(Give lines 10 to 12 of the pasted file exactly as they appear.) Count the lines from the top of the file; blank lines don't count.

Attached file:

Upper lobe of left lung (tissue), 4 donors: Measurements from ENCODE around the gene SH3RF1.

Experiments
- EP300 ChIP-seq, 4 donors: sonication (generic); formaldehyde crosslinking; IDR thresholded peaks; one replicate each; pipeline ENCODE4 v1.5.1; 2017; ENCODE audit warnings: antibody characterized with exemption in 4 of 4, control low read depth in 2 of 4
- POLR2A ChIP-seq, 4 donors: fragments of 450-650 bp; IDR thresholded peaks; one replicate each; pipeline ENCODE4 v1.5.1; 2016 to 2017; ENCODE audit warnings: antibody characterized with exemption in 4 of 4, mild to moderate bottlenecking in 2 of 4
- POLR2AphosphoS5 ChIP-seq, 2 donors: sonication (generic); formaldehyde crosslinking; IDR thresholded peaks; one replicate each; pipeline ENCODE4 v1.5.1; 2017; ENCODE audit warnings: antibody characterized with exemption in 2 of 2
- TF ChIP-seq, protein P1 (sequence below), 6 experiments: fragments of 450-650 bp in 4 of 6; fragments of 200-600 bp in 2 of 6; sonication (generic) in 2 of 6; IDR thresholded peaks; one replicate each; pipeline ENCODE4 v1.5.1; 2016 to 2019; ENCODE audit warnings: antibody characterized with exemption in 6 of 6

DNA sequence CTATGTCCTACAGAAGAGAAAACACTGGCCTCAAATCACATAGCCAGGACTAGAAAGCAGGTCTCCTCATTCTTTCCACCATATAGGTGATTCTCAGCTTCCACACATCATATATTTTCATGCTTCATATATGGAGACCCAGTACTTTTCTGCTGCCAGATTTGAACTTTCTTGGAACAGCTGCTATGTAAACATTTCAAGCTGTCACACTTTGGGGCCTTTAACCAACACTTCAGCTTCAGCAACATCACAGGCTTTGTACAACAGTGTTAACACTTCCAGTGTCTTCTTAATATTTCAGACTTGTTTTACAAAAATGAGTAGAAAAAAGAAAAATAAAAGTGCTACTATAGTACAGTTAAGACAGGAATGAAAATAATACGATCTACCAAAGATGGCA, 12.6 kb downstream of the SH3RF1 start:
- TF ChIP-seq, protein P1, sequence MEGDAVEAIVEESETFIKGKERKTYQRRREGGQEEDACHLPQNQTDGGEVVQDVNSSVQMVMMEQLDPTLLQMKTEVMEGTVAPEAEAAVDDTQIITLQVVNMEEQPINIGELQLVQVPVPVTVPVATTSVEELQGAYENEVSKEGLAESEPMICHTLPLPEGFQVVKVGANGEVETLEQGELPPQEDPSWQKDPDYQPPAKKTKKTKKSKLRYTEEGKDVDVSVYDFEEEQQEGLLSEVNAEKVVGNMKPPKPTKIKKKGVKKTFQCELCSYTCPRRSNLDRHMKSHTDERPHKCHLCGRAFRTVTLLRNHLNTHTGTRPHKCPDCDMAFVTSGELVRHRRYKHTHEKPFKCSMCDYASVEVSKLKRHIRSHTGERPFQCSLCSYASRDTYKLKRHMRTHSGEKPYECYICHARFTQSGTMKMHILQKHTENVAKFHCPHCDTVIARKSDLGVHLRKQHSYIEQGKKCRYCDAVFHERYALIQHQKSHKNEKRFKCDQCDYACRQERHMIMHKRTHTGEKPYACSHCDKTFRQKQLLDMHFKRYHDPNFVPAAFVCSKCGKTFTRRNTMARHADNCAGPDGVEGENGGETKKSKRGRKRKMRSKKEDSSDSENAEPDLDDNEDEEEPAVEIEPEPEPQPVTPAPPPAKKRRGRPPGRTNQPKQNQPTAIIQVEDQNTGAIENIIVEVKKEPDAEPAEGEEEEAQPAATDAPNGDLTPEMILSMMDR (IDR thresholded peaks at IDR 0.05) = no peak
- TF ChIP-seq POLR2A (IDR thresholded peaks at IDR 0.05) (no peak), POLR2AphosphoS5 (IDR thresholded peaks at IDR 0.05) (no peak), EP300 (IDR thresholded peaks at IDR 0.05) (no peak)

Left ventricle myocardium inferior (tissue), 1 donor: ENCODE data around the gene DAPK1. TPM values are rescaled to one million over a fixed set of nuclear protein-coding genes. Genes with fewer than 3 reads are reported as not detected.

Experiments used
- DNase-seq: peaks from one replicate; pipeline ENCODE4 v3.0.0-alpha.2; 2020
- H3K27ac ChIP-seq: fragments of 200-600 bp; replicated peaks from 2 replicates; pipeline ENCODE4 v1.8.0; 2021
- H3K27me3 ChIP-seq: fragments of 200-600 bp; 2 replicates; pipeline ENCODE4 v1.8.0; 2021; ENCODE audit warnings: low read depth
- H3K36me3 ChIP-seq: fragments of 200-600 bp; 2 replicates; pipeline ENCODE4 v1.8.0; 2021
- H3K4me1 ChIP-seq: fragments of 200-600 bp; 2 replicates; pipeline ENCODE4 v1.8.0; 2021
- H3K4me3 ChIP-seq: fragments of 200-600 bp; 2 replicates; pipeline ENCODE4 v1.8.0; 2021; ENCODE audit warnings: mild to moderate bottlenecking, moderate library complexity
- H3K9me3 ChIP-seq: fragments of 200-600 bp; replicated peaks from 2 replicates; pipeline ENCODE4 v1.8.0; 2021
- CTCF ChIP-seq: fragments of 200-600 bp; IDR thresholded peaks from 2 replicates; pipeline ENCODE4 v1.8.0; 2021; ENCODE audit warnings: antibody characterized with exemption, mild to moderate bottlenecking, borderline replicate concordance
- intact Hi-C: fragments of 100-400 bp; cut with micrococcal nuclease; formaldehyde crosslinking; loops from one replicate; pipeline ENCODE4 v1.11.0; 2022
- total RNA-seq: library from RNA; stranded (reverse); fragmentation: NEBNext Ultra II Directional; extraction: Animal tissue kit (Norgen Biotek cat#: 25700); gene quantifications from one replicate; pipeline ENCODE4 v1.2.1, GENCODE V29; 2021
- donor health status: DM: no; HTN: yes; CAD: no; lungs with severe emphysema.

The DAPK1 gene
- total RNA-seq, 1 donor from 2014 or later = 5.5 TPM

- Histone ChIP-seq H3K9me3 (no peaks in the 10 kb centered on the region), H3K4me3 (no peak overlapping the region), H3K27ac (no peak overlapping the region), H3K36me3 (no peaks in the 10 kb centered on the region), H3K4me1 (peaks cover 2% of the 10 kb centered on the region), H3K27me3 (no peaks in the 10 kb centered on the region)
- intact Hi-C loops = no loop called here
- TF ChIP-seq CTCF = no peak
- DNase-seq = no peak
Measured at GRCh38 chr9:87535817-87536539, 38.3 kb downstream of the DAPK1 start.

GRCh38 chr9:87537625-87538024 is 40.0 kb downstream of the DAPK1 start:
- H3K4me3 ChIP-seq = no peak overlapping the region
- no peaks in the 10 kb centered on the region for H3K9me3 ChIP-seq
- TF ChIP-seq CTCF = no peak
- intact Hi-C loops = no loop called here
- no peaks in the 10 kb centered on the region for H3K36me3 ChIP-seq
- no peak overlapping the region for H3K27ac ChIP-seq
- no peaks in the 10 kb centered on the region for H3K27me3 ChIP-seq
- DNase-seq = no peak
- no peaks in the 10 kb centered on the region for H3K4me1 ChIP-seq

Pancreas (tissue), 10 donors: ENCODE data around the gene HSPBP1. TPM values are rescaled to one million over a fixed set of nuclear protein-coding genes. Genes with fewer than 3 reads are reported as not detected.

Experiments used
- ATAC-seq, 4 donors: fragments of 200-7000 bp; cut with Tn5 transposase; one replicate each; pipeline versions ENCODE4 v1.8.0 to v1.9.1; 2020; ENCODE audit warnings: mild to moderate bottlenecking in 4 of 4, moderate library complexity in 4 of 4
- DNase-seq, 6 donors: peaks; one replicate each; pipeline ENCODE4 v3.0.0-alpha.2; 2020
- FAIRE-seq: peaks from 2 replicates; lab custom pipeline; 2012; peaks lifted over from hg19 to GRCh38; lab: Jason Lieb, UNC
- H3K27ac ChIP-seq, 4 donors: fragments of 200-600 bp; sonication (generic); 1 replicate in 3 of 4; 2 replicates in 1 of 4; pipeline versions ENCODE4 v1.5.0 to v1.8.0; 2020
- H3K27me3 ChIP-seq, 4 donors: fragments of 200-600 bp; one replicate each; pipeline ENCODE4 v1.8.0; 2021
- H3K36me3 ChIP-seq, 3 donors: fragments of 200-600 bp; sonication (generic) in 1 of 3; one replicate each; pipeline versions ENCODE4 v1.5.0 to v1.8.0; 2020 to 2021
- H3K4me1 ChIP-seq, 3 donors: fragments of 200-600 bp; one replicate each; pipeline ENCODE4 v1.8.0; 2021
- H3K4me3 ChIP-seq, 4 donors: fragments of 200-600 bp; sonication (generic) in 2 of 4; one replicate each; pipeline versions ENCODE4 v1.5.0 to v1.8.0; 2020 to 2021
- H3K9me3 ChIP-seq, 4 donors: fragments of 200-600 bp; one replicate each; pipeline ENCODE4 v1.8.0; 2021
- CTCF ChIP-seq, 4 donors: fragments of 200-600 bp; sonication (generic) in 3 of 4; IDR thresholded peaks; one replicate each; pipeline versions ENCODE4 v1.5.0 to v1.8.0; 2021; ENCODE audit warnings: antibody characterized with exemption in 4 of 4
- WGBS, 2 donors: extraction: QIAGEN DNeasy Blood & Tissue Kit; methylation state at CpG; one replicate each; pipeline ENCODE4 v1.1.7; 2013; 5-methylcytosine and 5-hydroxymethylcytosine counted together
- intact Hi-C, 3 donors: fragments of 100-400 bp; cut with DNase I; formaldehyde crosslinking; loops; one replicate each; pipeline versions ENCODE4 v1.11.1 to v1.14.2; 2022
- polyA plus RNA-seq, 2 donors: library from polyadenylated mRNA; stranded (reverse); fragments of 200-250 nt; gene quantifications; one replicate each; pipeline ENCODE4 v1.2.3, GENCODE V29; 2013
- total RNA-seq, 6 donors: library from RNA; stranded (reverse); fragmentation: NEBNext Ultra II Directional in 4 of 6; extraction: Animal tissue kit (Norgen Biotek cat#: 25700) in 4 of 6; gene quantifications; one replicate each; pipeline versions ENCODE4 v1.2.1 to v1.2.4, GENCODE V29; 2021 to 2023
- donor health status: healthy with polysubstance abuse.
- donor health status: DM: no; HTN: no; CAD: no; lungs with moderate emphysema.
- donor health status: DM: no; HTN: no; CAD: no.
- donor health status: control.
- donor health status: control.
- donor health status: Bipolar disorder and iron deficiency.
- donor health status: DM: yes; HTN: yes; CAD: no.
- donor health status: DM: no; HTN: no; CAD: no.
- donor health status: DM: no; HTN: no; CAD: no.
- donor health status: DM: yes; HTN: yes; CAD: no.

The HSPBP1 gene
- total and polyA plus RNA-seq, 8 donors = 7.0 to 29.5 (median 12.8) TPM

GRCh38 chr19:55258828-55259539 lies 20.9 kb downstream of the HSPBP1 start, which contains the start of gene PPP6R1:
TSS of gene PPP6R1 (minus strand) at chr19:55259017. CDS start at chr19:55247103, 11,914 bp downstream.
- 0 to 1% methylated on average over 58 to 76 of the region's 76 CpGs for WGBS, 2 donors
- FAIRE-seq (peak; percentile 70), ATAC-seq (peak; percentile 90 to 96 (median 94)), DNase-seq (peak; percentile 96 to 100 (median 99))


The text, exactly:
Left ventricle myocardium inferior (tissue), 1 donor: ENCODE data around the gene DAPK1. TPM values are rescaled to one million over a fixed set of nuclear protein-coding genes. Genes with fewer than 3 reads are reported as not detected.

Experiments used
- DNase-seq: peaks from one replicate; pipeline ENCODE4 v3.0.0-alpha.2; 2020